Alachua County Public Schools (ACPS) released a draft of the 2021-22 COVID-19 Response Plan leaving room for updates on face mask use and other policies that the school board will address at its Aug. 3 meeting.
The 16-page document starts with an overview and ends with a COVID-19 screening flow chart that maps out which students can attend in-person classes and what scenarios would cause a student to be prevented from attending school.
No symptoms, no COVID-19 diagnosis and no close contact with someone with COVID-19 or fully vaccinated means a green light to attend school.
But scenarios that include testing positive with or without symptoms, one or more symptoms and a negative test, one or more symptoms and close contact with someone with COVID-19, and being unvaccinated means a student cannot attend in-person classes. These scenarios lead to a 10-day period of isolation—starting from the time of either a positive test or the start of symptoms. In some cases, the student can return to in-person school with a negative test, no fever and improved symptoms.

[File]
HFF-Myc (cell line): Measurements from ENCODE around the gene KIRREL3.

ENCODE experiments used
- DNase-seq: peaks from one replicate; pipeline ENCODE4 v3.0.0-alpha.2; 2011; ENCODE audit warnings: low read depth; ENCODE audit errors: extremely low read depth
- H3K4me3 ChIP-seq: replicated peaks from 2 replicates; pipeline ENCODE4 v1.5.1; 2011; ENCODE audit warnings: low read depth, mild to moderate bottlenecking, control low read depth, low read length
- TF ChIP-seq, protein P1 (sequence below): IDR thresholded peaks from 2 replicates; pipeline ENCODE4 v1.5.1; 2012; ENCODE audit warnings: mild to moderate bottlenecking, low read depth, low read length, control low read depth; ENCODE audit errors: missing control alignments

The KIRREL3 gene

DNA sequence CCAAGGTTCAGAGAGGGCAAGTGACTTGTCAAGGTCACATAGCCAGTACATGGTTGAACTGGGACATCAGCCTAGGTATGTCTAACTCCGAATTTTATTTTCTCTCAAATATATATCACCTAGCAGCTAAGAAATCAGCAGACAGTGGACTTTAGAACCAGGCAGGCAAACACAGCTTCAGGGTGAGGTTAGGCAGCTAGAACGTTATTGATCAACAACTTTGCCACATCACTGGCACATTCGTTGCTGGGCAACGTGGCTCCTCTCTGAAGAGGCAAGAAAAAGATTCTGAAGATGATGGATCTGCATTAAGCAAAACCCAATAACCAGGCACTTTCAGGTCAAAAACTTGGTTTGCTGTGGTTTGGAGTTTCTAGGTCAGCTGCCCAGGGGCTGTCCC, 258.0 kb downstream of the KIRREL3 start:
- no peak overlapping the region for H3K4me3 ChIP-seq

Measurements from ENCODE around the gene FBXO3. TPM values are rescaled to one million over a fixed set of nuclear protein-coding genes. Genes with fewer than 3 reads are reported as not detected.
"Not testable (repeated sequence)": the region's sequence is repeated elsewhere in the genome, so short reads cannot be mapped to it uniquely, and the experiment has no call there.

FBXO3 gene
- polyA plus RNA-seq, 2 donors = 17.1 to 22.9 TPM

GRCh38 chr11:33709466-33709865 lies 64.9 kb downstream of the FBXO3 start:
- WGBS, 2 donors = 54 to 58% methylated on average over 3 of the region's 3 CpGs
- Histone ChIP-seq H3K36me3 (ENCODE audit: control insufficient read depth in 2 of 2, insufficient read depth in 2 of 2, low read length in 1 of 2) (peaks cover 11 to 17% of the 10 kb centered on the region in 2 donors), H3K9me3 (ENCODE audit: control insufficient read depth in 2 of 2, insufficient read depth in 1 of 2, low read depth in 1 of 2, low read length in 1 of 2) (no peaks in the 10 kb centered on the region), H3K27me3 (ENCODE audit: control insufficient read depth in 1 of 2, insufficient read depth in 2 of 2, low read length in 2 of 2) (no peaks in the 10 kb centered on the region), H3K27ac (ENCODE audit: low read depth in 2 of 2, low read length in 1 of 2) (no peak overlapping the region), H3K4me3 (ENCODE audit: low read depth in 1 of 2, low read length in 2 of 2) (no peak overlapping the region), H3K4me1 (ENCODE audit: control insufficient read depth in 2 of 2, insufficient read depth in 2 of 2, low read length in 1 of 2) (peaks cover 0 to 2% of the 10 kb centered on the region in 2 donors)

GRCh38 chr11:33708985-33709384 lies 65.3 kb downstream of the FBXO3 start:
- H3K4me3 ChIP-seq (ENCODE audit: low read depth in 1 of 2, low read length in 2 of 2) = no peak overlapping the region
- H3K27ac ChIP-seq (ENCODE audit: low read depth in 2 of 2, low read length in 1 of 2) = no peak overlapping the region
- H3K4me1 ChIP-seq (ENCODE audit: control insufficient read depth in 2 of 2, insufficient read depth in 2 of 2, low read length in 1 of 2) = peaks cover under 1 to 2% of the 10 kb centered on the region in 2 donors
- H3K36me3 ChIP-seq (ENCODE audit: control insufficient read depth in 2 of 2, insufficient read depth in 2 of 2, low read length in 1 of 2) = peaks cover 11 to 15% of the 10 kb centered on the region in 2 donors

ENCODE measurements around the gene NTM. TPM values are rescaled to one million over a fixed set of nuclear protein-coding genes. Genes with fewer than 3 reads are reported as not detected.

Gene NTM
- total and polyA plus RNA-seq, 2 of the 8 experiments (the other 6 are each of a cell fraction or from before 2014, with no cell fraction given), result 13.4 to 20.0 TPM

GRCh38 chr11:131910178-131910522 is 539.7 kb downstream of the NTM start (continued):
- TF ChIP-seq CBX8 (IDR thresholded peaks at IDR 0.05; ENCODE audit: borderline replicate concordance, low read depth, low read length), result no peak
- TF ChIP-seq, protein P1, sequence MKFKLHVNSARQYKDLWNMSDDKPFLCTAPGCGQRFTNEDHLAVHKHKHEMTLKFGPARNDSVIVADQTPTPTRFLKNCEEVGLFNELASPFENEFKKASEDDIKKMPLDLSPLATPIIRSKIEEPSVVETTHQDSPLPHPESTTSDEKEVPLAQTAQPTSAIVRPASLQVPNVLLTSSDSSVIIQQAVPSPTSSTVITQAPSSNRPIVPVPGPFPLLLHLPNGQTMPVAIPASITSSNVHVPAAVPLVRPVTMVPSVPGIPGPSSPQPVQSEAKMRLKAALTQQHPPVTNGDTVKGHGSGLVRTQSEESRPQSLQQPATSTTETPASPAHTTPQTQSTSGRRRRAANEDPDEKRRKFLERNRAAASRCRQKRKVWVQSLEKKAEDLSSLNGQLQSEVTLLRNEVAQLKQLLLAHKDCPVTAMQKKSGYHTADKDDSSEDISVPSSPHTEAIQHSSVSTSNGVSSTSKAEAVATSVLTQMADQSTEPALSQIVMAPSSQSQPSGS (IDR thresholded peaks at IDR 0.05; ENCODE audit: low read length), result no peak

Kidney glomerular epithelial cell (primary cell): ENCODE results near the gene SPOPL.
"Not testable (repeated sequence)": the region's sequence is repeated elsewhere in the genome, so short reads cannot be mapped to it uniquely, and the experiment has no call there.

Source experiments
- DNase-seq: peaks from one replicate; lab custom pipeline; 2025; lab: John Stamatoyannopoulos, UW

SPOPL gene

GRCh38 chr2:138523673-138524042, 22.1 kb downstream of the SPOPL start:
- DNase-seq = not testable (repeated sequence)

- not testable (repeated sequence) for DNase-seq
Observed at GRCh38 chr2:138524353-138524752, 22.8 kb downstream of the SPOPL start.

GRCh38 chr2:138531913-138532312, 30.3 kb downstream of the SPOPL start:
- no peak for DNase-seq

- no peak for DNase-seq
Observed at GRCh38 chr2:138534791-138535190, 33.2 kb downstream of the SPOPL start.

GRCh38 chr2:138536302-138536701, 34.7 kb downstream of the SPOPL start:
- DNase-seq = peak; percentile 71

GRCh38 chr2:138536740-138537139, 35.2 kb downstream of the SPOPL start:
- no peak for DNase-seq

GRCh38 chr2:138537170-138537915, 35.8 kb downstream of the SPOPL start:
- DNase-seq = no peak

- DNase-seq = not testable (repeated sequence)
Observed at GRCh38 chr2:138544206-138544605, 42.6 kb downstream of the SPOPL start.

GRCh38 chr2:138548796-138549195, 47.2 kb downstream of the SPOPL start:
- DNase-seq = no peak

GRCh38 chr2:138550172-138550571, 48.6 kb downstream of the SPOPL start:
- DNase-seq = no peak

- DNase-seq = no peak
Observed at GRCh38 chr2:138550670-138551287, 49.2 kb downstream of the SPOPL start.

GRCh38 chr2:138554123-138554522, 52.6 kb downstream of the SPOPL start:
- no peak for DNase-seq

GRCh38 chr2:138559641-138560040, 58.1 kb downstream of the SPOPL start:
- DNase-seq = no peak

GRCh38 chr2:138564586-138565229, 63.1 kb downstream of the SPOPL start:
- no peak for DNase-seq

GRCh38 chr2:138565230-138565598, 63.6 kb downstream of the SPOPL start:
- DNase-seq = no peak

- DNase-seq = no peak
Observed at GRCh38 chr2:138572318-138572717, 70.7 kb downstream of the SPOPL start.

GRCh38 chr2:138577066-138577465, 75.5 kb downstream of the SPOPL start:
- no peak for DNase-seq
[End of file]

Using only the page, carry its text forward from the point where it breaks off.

According to the draft, the plan will remain flexible and could be changed if needed.
"The requirements and recommendations in this document are based on the best science available at this time and the current vaccination rates and level of COVID-19 transmission in Alachua County," the draft plan says. "They are subject to change as new knowledge emerges and local community transmission changes."
The School Board of Alachua County (SBAC) is set to discuss and approve the final COVID-19 Response Plan at the Aug. 3 regular meeting.
According to the agenda for that meeting, which starts at 6 p.m. and will be held virtually and in-person at the Alachua County Administration Building (12 SE 1st Street), Superintendent Carlee Simon will present the plan as an action item.
The topic of face mask use dominated the July 20th meeting, when more than two dozen attendees, including teachers, pediatricians, ACPS staff, and parents, spoke out on the issue.
The CDC issued updated guidance on Monday calling for "universal indoor masking for all teachers, staff, students, and visitors to K-12 schools, regardless of vaccination status. Children should return to full-time in-person learning in the fall with layered prevention strategies in place."
Every county in Florida is now considered to be among the highest infection rates for COVID-19 in the United States, according to the CDC COVID data tracker.